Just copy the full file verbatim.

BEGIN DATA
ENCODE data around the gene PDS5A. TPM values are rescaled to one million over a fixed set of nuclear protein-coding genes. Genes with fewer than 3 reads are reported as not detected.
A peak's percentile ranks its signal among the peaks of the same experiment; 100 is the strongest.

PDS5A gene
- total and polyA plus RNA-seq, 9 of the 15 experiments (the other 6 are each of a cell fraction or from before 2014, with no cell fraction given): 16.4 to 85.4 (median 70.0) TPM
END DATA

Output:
ENCODE data around the gene PDS5A. TPM values are rescaled to one million over a fixed set of nuclear protein-coding genes. Genes with fewer than 3 reads are reported as not detected.
A peak's percentile ranks its signal among the peaks of the same experiment; 100 is the strongest.

PDS5A gene
- total and polyA plus RNA-seq, 9 of the 15 experiments (the other 6 are each of a cell fraction or from before 2014, with no cell fraction given): 16.4 to 85.4 (median 70.0) TPM